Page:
What DOES a Pastor do all week?

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You may have heard the “joke” that people say… most of the time directly to the Pastor.  And believe it or not, I’ve actually had people who don’t know much about ministry say it to me seriously.

So what DO you do all week?

To be honest, I have mixed feelings about the question.  I know that it’s a legitimate question when asked by some people, and I want to help them understand.

But I also know it can sometimes be a mocking or sarcastic question when it comes from the lips of others.

Either way, I’m writing this post to honestly answer the question, and help you understand what your Pastor has on his plate week after week.   I’m listing basic “categories” that a typical Pastor may serve within, and keeping a running total of the hours as we go…  Then, at the end, I’ll give some points of application.  HERE WE GO!

Sermon Preparation

Doesn’t sound like much to many people… but that just shows they’ve not done much public speaking, and even less sermon preparation.  Depending on the gifting and experience of the Pastor, a good, biblically faithful sermon can take upwards of 20 hours per week!  That’s HALF of a normal person’s work week!  I’ve honestly done it in less than 10 hours many times, but that’s not the norm.  For me it usually takes AT LEAST 15 hours each week to adequately study, pray over my preparation, prepare my own heart, and put together any illustrations, media, etc. that I may be using.

RUNNING TOTAL: 15 hours (average)


This might be one on one meetings with people, or with groups in some kind of training or study time.  Every Pastor is gifted differently and uses his time differently in this area.  On a larger church staff, the Pastor’s time devoted to this category is probably used more toward his staff or volunteer staff than with lay-people in the church.  In a smaller church, it’s usually done with up-and-coming leaders, or training of ministry leaders, as well as lay-people.  For me, this comprises anywhere from 6 to 12 hours in a given week.  To be safe, I’ll say 6 hours per week.

RUNNING TOTAL: 21 hours (average)


In my view, counseling is part of discipleship, but I’ve listed it separately because it does have a different “flavor” than typical discipleship.  Also, not all Pastors do counseling.  Some refer these things out to an experienced Christian counselor with whom they have a relationship.  But if a Pastor does do counseling (family, marriage, pre-marital, individual), the norm is probably 2 to 3, 1 hour appointments a week.  For the sake of our total, I’ll say 2 hours.

RUNNING TOTAL: 23 hours (average)

Leadership Meetings

Elder meetings, Deacon meetings, various committee meetings, etc. fall into this category.  In my experience there is usually at least one of these a week, and they typically last for about 2 hours each on average.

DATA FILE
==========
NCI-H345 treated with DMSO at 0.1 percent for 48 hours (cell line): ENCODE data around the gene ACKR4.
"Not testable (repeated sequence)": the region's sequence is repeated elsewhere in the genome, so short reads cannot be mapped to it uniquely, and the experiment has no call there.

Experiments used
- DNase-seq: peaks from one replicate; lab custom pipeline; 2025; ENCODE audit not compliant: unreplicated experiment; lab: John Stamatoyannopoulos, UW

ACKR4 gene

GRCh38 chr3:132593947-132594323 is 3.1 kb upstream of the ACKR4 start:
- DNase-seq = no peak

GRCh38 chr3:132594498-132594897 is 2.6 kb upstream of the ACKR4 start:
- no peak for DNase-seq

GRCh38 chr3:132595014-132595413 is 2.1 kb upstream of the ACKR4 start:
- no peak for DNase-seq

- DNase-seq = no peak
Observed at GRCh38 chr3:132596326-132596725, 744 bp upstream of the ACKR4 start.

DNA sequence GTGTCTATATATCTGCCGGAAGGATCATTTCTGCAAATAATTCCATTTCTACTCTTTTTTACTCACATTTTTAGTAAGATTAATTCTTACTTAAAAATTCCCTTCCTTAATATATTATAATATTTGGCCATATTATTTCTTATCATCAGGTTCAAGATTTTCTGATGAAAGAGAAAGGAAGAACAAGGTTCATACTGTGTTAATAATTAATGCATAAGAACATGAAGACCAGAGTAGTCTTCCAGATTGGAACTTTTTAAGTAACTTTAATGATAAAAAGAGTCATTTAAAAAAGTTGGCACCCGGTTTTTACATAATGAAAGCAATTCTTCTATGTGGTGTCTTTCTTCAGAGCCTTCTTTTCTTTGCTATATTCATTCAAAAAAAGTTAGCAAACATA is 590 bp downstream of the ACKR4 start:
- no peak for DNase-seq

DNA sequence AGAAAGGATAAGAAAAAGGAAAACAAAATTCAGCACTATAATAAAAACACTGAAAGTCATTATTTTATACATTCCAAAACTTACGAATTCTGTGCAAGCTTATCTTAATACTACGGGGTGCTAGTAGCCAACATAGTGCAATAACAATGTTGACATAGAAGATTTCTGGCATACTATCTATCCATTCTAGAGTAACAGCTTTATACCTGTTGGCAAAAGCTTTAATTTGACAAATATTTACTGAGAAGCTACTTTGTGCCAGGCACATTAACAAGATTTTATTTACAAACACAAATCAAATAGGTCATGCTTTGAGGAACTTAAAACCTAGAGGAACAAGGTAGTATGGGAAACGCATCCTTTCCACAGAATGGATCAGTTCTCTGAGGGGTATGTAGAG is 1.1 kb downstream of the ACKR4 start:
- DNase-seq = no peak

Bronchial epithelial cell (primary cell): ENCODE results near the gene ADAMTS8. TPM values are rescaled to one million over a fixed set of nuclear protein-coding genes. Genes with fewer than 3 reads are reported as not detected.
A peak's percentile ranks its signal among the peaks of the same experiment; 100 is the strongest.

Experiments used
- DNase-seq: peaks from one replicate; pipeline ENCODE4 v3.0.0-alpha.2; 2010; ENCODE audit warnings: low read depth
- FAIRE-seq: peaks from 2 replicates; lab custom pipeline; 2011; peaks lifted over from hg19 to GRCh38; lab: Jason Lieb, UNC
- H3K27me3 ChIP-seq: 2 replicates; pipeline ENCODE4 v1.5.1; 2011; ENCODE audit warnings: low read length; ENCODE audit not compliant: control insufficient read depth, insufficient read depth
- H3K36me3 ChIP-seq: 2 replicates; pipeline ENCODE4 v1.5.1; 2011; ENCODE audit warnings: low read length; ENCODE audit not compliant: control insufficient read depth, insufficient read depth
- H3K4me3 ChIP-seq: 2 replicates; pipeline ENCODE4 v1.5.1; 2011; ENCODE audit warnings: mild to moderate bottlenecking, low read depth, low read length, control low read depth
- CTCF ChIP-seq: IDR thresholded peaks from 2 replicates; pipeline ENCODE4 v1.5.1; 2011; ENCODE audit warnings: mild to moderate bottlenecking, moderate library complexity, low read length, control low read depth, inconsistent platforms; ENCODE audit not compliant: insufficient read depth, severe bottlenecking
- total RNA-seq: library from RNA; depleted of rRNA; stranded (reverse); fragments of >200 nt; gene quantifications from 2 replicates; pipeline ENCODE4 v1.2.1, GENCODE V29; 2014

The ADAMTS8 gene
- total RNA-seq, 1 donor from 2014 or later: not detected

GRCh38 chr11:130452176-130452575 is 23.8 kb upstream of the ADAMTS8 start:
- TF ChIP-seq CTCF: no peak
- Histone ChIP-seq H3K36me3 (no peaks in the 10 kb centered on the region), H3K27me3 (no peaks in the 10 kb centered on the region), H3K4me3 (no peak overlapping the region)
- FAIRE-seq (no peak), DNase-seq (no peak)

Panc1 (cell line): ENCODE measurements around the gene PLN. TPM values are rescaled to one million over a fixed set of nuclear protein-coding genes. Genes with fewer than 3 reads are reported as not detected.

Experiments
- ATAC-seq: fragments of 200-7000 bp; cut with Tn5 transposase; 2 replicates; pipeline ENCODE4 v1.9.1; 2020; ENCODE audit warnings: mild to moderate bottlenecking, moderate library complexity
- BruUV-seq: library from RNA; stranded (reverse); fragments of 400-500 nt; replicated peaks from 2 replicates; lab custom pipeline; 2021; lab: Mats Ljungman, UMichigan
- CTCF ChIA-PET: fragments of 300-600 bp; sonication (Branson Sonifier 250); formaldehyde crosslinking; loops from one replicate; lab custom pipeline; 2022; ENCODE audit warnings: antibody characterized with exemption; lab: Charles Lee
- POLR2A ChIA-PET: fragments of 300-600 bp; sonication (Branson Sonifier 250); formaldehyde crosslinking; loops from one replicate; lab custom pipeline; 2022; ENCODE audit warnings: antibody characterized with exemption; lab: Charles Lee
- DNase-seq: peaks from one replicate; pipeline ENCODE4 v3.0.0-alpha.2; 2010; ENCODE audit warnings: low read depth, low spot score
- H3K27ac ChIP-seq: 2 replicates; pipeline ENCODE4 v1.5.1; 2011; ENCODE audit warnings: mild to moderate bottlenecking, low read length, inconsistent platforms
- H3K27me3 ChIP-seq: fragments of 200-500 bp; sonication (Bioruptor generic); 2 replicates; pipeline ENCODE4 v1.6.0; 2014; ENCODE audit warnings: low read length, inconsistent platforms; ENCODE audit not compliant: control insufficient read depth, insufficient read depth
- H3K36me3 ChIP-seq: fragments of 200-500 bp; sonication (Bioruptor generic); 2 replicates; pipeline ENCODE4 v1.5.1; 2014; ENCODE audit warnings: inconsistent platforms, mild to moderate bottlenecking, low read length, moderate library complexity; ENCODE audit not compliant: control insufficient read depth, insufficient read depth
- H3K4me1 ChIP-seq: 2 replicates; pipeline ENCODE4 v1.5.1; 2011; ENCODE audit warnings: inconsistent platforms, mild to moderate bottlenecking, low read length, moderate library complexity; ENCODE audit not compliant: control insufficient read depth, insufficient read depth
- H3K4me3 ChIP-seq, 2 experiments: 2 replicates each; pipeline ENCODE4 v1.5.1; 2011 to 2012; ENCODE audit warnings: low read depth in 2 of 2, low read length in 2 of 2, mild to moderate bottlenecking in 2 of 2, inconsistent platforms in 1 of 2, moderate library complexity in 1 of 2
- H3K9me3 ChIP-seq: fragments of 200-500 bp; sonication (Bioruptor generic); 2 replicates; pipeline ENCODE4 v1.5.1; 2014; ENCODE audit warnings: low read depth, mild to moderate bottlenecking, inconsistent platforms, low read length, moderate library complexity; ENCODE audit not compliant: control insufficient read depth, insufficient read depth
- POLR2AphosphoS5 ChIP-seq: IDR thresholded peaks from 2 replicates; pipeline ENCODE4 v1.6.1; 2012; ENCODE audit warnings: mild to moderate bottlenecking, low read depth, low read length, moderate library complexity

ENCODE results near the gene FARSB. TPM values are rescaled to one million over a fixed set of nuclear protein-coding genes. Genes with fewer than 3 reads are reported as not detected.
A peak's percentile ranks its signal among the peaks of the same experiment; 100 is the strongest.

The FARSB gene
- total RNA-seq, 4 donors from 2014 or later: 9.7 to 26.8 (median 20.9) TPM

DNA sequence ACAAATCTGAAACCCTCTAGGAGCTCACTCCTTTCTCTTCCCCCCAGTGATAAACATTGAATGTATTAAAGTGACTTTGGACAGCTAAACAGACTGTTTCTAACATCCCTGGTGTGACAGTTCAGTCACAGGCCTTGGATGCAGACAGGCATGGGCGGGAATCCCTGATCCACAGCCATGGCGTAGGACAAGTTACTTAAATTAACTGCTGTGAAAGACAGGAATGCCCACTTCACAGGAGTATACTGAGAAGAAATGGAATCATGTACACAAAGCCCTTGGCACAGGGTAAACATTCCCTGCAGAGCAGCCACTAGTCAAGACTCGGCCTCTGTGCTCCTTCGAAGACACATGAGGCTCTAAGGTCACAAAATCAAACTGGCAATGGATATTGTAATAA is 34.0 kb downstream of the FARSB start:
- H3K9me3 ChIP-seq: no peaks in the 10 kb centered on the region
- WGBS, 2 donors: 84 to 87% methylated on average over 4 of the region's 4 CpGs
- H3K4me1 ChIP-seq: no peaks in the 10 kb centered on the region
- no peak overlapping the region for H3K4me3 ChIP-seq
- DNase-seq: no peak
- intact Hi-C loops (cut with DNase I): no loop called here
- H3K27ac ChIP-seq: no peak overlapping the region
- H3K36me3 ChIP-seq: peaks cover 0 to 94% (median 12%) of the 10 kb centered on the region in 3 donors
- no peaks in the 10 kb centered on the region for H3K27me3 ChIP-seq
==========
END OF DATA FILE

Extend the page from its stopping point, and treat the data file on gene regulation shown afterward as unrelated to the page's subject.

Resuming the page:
RUNNING TOTAL: 25 hours (average)

Administration work

This is the basic organization that goes into the smooth operation of a Pastor’s life and ministry.  It takes more time than you might think.  For me, I spend most of Mondays doing administration, which will include returning or making phone calls, dealing with email or projects that need attention, doing follow-up from Sunday morning responses, connecting with leaders within the church for the sake of accountability or equipping, planning how to best use my time, etc.  Total time for me, 8 hours weekly.

RUNNING TOTAL: 33 hours (average)

Shepherding Ministry

This category is pretty broad.  It could include anything from hospital visitation to writing notes of encouragement.  Every Pastor will do these things to differing degrees based on calling and giftedness.  I’d say the average is probably 4 to 6 hours a week.  We’ll use 4 as a baseline for the sake of our total.

RUNNING TOTAL: 37 hours (average)

Weekly worship leadership

Unlike the rest of the church family who comes to worship services on an “off” day from work, the Pastor is actually doing his vocational tasks during the weekly worship.  I show up early to get final things checked off and ready, as well as preach the morning sermon and in some circumstances, perform other aspects of the worship leadership.  For me, this is 4 hours each week.  If the Pastor serves at a church where there are multiple services, the time goes up.

RUNNING TOTAL: 41 hours (average)

Worship Preparation

All that work done during worship requires preparation.  This will include preparation of prayers, communication with team members and those included in pulling off the service, possible preparation for the Lord’s Supper or baptisms, etc.  The degree to which a Pastor actually “prepares” depends again on his giftedness and his ministry team.  For me, this takes roughly an hour each week.